Reds' Home Base program helps student-athletes simulate college experience

June 20th, 2024

After a two-year hiatus, the Reds Community Fund (RCF) reintroduced its Home Base program for 42 local high school student-athletes.

Thirty members of the Reds Nike RBI baseball and softball program and 12 students from Cincinnati Public Schools participated in the three-day, two-night immersive college experience at the University of Cincinnati from June 17-19.

Made possible through a grant from the PNC Charitable Trust, Home Base provides incoming high school students of all grades with programming that focuses on college awareness and access, health and wellness, and leadership with the intent to propel student-athletes to the next level of success as scholars and leaders both on and off the field.

The concept for Home Base originated in 2017, and thanks to a three-year grant from Major League Baseball, the program launched in 2018. For the first two years, it was a five-day program in partnership with UC that focused on ACT test prep, baseball and softball skills, and personal development, with activities split between UC’s campus and the P&G MLB Cincinnati Reds Youth Academy. Between 40-50 student-athletes from CPS and other districts participated.

Home Base was forced to take a pause in 2020 due to COVID-19. It returned in 2021 but took place exclusively at the Reds Youth Academy with no overnight component due to lingering campus and dorm restrictions from the pandemic.

With other programming still demanding much of the RCF staff’s time and resources following COVID and the program needing to be re-evaluated with the changes in collegiate testing requirements, Home Base went away for a couple years. But when RCF Outreach Events and Education Coordinator Sara Kohls learned about Home Base after taking over the Community Fund’s educational department in the fall of 2022, she knew there was real value in the initiative and wanted to bring it back.

Sara and the Reds Community Fund team met with leaders from the University of Cincinnati’s College of Education, Criminal Justice, Human Services and Information Technology (CECH) to talk strategy. Program partner and CECH associate dean Kathie Maynard recommended the move from a standardized test focus to a leadership concept and had the ideal educator in mind, assistant professor of criminal justice, Dr. J.Z. Bennett. The Reds Community Fund also wanted to build a program more suitable to the student-athletes already participating in the Reds Nike RBI and RCF Scholars initiatives.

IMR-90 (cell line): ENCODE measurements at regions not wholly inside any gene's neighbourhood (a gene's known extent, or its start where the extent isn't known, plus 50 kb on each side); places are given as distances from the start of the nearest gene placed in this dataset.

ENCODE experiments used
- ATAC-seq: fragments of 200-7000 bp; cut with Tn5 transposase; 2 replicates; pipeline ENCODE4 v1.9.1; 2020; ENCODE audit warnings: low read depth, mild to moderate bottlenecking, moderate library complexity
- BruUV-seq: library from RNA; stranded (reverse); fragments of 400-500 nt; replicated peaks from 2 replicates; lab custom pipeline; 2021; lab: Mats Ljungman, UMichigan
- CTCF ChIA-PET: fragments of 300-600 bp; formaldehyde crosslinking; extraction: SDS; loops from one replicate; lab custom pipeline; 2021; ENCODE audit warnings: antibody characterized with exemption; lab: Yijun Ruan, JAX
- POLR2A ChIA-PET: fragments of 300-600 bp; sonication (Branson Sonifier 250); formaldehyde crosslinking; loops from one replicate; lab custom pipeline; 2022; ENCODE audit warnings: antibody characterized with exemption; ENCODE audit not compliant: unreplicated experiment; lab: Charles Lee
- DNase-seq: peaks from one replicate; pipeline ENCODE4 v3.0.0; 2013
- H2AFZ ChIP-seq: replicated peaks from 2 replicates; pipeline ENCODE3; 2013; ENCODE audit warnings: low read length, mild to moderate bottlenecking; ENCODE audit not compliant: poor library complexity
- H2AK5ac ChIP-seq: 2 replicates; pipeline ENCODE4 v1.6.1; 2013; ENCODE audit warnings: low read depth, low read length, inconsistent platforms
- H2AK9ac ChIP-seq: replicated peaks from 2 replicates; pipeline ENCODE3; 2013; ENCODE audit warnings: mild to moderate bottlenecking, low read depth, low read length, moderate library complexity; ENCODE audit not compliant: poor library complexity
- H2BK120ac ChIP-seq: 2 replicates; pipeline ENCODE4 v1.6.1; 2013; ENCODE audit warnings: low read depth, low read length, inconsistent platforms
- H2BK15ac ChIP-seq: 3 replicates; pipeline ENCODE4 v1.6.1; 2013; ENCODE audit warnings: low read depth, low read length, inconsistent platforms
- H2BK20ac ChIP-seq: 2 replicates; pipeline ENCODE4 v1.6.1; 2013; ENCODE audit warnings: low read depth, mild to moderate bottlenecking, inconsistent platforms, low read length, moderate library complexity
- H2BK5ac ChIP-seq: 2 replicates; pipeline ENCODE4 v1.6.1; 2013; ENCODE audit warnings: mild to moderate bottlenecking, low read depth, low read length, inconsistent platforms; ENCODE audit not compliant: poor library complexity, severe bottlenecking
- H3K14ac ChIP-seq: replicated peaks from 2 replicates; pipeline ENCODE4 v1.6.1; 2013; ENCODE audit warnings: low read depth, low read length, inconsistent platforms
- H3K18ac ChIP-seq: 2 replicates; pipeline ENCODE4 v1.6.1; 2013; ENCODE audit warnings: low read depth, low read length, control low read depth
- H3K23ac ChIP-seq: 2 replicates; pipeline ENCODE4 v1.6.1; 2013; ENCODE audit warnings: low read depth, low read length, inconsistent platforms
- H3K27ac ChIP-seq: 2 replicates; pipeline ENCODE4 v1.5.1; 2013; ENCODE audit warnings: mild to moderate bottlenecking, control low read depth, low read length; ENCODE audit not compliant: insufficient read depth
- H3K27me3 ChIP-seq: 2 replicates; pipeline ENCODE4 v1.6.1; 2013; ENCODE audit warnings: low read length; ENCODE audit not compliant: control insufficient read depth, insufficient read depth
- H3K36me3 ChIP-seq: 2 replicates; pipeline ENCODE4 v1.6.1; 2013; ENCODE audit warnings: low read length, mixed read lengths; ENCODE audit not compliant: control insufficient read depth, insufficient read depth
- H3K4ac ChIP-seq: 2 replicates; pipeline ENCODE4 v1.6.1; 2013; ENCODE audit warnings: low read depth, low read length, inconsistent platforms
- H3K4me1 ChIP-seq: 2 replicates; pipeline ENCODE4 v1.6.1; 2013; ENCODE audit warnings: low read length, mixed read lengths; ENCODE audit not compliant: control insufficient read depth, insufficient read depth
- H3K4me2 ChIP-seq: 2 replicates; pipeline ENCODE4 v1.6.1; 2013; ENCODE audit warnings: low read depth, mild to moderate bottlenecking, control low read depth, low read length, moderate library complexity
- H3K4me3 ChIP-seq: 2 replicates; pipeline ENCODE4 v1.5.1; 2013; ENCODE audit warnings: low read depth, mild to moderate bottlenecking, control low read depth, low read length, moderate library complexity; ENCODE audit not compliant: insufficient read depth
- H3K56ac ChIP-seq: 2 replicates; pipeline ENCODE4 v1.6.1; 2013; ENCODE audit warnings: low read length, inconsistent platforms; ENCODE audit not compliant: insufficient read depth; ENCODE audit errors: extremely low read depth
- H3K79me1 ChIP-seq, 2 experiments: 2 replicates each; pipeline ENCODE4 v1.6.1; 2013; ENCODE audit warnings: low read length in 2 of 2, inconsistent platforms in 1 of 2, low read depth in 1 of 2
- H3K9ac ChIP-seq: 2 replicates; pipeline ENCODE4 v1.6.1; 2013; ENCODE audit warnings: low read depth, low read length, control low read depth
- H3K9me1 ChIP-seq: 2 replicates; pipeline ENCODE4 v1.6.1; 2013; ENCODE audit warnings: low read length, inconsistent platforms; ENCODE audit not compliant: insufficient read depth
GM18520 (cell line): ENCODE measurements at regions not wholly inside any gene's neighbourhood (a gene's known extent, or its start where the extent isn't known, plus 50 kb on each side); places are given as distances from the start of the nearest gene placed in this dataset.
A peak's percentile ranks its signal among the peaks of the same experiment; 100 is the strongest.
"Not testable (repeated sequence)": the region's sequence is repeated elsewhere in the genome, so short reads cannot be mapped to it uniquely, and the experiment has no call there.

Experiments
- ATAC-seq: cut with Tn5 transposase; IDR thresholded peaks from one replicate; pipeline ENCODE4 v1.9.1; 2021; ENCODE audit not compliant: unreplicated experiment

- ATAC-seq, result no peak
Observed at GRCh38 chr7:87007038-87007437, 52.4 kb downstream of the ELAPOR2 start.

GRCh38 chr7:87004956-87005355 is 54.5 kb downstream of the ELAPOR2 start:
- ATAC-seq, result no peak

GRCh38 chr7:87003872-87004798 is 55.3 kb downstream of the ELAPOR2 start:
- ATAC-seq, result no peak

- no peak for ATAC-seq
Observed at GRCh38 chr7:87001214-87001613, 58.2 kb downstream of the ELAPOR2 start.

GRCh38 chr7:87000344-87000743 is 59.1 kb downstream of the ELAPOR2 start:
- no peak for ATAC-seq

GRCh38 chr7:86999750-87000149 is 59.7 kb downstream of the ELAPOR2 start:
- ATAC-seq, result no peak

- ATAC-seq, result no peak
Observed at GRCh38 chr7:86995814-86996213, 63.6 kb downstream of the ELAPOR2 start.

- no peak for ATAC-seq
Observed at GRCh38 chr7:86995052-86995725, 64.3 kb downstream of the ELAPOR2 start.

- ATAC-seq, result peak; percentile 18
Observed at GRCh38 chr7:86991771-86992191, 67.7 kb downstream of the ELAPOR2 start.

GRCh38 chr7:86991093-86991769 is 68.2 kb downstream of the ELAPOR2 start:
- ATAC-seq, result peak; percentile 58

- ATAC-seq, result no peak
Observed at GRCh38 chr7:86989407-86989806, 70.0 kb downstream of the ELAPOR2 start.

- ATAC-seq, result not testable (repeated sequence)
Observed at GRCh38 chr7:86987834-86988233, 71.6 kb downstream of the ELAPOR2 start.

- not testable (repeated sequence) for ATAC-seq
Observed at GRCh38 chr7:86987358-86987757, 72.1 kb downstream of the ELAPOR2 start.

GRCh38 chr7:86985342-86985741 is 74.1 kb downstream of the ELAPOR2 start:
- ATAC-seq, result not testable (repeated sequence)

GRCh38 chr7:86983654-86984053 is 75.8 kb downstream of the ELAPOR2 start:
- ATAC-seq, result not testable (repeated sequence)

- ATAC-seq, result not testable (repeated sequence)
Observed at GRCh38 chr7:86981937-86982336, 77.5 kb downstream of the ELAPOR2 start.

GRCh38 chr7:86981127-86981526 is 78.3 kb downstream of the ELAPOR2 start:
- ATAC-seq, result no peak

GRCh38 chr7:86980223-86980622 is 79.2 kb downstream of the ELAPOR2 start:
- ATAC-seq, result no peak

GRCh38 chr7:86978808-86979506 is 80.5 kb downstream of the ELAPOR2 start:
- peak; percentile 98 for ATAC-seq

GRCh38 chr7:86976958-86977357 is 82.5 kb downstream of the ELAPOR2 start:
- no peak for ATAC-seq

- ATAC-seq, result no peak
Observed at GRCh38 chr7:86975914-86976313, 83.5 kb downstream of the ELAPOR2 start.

“When bringing it back, we thought this time it would be nice to include our RBI kids who are with us year-round so that after the fact, we could better evaluate the benefits of the program,” Kohls said. “But we also wanted to open it up to the public and still give other kids the opportunity to apply. So we decided to do this three-day model and keep it classroom-only since most kids are already getting that year-round programming through us and play in tournaments from Thursday to Sunday.”

Throughout the three days, the teenagers toured the Clifton campus, including the three major athletic facilities, and attended sessions and sample college courses ranging from potential majors and a full criminal justice class to yoga and mental health. The participants also let out some energy at the UC Campus Recreation Center, enjoyed a movie night, competed in fun activities, and experienced one of the marquee attractions on every college campus: the dining hall.

Striking a balance between informative and fun, a lot was packed into the first year back for Home Base.

“We spent over a year last year planning out all the different components and landed on really wanting to create what we call “major league citizens,” Bennett said. “In some of the classes we pushed the students to think about critical issues, and I was really excited to see how the students materialized with the information. We look forward to doing this year after year as we continue to think about how to create the next generation of leaders.”

The busy three days wrapped up with a banquet at Great American Ball Park on June 19. Parents joined their kids in the venue’s Bally Sports Club for dinner where the attendees heard from Kohls and Bennett along with RCF Executive Director Charley Frank. In addition, Reds players Stuart Fairchild, Jacob Hurtubise, Sam Moll and Carson Spiers had prerecorded a video where they answered questions and shared experiences and wisdom about their own development as high schoolers trying to find their collegiate and career paths.

Then it was time to hear from the kids themselves. The 42 student-athletes had been split up into four groups during portions of the week, each headed by four of Bennett’s former students who served as chaperones and offered their own guidance and advice along the way. Members of each group joined their chaperone on stage to share some of their favorite parts about Home Base.

“I liked being able to see the campus in a different light. I’d been on UC’s campus a lot before, but being able to go in the buildings and see the classrooms, it’s so much different than high school,” Walnut Hills High School rising freshman Amelia Bennett said.

“This week was incredible,” Walnut Hills rising junior Evie Denen added. “I made a lot of new friends, because I have not been a part of RBI before this experience. So I would love to try out in July. And it was my first time being on a college campus for more than a couple hours. Being able to see the campus and how a college class works, it was an incredible week, and I would do it again in a heartbeat.”

The night wrapped up with each participant receiving a certificate for completing the program and taking a group photo to commemorate a successful return of RCF’s Home Base.